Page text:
U.S. Pat. No. 5,163,504 discloses a package heating device in the form of a membrane holding a quantity of microscopic spheres containing a hydrous substance such as water or saline solution. The membrane further contains an anhydrous substance such as magnesium sulfate proximate to the spheres containing the water or saline solution. The anhydrous substance can also be contained in spheres. To activate the heating device, the spheres are mechanically broken to release the substances contained therein. The blending of the hydrous and anhydrous substances within the membrane generates an exothermic reaction releasing heat into the container associated with the heating device.

A container having an integral module for heating the contents is disclosed in U.S. Pat. No. 5,979,164. By way of example, the integral module functions as a cap for the container and comprises a sealed cavity holding the reactants for an exothermic reaction. The reactants are physically separated until a user wishes to initiate the exothermic reaction. In use, a liquid is placed in the container and the module is placed on the container in contact with the liquid. The reactants are then mixed within the sealed cavity to generate the exothermic reaction, the resultant heat being transferred from the module to the liquid in the container while the reactants remain fluidly isolated from the liquid.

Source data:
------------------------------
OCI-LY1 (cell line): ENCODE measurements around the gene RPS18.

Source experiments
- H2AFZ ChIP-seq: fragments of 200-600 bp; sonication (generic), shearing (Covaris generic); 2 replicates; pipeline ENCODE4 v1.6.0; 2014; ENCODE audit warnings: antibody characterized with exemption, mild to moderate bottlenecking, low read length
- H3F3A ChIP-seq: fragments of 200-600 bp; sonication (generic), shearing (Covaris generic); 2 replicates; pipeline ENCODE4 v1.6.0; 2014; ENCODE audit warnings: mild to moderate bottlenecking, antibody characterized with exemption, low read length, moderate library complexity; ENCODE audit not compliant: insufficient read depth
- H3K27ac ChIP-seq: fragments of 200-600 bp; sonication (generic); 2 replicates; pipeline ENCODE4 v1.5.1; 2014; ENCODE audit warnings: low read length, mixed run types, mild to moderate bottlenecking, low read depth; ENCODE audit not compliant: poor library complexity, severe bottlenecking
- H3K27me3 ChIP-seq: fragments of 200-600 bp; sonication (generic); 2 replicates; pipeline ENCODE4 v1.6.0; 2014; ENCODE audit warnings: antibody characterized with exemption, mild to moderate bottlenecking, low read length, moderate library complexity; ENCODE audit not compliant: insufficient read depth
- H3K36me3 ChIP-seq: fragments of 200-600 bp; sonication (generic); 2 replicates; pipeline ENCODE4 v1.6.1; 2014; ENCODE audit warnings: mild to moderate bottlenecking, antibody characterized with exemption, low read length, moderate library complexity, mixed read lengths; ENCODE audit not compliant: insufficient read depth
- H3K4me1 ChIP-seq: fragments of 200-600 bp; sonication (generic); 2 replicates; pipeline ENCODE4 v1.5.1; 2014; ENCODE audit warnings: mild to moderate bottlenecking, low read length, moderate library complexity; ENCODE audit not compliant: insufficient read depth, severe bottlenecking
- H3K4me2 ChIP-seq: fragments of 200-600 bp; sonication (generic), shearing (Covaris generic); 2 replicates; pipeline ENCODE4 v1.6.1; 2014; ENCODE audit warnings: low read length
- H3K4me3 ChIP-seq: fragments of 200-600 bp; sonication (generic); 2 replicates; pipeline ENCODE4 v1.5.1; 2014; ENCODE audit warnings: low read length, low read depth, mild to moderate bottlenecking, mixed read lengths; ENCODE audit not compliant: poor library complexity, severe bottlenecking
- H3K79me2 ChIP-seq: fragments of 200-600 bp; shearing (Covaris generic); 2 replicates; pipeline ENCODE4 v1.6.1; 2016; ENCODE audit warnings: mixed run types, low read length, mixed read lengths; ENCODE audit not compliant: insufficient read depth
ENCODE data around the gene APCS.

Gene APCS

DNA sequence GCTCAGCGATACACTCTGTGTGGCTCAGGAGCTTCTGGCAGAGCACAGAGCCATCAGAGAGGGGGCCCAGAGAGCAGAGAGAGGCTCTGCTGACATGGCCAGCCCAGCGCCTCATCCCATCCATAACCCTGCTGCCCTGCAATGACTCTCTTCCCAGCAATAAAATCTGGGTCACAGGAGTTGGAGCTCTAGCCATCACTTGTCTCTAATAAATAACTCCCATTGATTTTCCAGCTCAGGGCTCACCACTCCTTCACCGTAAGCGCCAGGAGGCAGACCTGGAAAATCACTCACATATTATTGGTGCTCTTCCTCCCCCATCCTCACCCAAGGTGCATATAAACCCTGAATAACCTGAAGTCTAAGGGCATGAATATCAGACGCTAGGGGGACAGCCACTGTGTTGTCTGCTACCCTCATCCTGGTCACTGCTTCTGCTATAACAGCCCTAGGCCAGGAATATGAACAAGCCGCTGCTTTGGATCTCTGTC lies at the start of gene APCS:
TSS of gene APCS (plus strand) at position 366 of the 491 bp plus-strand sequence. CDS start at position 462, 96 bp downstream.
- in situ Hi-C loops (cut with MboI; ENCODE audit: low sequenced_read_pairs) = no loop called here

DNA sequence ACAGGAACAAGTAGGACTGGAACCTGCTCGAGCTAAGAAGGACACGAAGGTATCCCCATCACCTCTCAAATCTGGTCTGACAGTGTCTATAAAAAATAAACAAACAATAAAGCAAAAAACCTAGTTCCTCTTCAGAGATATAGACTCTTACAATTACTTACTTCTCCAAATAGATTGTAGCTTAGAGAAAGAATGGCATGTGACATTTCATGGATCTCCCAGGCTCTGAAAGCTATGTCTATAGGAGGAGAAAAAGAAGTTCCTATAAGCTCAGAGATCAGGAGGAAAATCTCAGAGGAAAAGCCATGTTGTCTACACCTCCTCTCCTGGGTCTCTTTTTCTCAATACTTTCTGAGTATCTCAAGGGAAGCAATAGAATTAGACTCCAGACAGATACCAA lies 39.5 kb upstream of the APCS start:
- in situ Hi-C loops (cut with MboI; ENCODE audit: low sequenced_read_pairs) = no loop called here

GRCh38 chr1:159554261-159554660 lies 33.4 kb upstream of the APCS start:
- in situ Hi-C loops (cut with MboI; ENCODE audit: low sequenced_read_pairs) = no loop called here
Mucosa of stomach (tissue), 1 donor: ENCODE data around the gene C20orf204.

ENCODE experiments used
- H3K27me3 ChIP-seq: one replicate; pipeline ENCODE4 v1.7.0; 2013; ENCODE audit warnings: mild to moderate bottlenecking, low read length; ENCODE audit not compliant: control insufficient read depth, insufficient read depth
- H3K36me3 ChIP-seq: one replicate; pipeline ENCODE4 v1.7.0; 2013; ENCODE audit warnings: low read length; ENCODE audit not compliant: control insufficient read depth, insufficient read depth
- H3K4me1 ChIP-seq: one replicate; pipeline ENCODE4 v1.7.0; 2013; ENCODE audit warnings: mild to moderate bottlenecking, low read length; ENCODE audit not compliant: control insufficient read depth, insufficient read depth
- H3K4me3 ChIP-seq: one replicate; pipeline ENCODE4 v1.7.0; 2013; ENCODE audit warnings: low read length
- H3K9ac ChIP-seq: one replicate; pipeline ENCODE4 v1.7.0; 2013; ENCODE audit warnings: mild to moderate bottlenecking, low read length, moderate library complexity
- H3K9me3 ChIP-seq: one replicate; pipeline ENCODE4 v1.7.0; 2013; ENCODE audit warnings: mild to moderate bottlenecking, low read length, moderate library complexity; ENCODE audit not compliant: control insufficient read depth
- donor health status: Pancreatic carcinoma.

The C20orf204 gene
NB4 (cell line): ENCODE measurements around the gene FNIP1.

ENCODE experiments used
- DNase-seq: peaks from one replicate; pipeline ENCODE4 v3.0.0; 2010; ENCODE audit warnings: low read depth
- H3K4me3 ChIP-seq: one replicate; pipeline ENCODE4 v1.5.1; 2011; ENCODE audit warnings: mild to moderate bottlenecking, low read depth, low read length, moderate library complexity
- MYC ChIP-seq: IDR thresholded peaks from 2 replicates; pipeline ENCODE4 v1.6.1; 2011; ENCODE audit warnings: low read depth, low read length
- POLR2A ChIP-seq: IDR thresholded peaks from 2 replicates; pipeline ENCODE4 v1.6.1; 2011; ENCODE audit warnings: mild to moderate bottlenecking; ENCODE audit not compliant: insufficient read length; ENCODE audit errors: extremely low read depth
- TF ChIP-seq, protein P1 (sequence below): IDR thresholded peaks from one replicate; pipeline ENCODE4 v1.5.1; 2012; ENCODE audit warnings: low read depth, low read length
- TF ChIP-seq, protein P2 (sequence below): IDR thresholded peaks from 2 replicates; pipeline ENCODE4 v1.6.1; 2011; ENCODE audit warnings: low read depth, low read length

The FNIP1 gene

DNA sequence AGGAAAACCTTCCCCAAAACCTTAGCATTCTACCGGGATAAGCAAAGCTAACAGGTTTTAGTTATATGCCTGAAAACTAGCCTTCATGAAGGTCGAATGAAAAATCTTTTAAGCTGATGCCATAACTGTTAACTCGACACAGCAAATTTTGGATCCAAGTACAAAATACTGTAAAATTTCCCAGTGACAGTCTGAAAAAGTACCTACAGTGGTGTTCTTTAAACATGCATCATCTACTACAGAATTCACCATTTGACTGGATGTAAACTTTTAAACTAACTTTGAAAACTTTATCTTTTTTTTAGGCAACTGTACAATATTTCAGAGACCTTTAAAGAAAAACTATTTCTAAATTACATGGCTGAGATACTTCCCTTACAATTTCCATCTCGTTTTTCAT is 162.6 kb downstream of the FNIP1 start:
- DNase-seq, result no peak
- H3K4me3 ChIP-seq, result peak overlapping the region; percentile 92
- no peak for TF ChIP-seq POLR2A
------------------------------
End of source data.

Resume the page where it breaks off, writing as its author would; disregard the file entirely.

U.S. Pat. No. 6,029,651 discloses a cup enclosing an aqueous sodium acetate solution and a metallic activator strip in a cavity formed between inner and outer walls of the cup. The aqueous sodium acetate solution is supercooled. The activator strip is a flexible metal strip accessible to a user through a flexible portion of the outer wall of the cup. When the user flexes the activator strip, it initiates a crystallization of the sodium acetate with an accompanying generation of heat, which can then be transferred to the contents of the cup. The sodium acetate is returned to the supercooled condition by heating above its melting point and air cooling. Flexing of the activator strip will again initiate crystallization. This cycle can be repeated indefinitely, making the cup reusable for heating fluids.